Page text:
A Little Homesick
The Graduate Escape


Planning a Trip to India

Sunday 25th September. The day after tomorrow. The day that I bid farewell to the UK for the foreseeable future and begin my post-university gap year.

When I first decided to move to Australia after graduating I discovered pretty quickly that it was actually cheaper to fly London --> Tokyo --> Australia, rather than getting a one-way flight straight to Oz. Over the next couple of months my plan morphed into me spending a few weeks travelling around Japan and then stopping in Bali, then I decided I'd rather do Thailand and Bali, then I thought I'd do the majority of SE Asia, before I finally settled on India, Thailand and Bali.

I hadn't even considered visiting India before. I'd like to do the Taj Mahal but aside from that it hadn't really featured on my 'To Visit' list. It's the sort of country with a Jekyll and Hyde portrayal in the media and, to be quite honest, that was a massive turn off for me. I knew it had an incredibly rich history and culture, yet the stories of crimes against women were enough to put anyone off. Anyhow, when one of the girls mentioned how they'd always wanted to visit India I began to consider it.

A few Google and Pinterest searches later, I was sold. That's what you call thorough research ;)

Going it alone?

My initial plan was to travel India alone. Not only am I a control freak but I'm also a snob, so the idea of an organised trip never really appealed to me. I started madly pinning things I wanted to see, looking them up on a map, and then consulting rome2rio.com for the best way to get there.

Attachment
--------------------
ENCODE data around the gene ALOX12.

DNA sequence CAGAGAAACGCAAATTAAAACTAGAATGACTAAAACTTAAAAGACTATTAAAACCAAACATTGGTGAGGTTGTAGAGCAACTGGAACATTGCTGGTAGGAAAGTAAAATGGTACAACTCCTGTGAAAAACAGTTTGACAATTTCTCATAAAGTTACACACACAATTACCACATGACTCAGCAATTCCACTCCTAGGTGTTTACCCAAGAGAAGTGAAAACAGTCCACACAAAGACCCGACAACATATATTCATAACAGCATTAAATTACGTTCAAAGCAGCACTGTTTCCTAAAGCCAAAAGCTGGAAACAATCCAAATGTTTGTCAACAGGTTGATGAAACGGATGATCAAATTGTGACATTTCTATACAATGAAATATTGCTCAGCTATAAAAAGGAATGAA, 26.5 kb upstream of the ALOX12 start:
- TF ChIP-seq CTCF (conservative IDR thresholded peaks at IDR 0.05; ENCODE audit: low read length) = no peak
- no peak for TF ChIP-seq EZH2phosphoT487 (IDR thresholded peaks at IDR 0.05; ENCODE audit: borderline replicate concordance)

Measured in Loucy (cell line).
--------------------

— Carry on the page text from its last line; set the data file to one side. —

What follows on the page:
Herein lies the evidence that I am not an experienced traveller.

I hadn't really anticipated quite how big India is (its population is over 1.3 billion) and how it wouldn't necessarily be straightforward to get everywhere that I wanted. All of my travelling experience thus far has been concentrated in Europe, so this isn't something that's ever really come up.

Likewise, I was still a bit iffy about travelling alone on public transport there. I know this makes me sound naive and even a bit ignorant, but I'm just being honest. I'm pretty sure this time next month I'll be harping on about how it wasn't half as bad as I'd expected and that I really had nothing to fear. But I digress. Combining these two factors with the strained expressions on my parents' faces when I first mentioned my Indian intent, I decided that maybe I should look at a travel company first.

Coach Trip

Luckily for myself and Steph, the three sort of 'Big Cheeses' of the young people travel industry offer plenty of trips around India. G Adventures currently offer 37 different tours of India, whilst STA Travel offer a whopping 55. Yes, I did just use the word 'whopping' in a serious context. Contiki have also just added a 12-day tour of India which kicks off in December.

My big worry with tours like this is the price. I know it's probably a bit of a rip off and I could definitely do it cheaper independently, but there's something about knowing it's all being taken care of that makes the extra money seem okay. It also helped calm both my and my parents' nerves RE: travelling India.

If you're as indecisive as me the choice of 55 tours can be a bit overwhelming. If you're also as stingy as me, you'll know that cheapness and length of trip trump any other factors. For these reasons alone we settled on the 'India on a Shoestring' tour. Not only does it last almost three weeks, it's less than Β£800, and includes a camel ride (much to my delight and Steph's horror).

As you have probably already guessed, I will be blogging the entire trip. I'm also going to give vlogging a go but I have a sneaking suspicion it will end disastrously. So if you're thinking about going on this trip, or a similar one, or just about Indian travel in general - stayed tuned!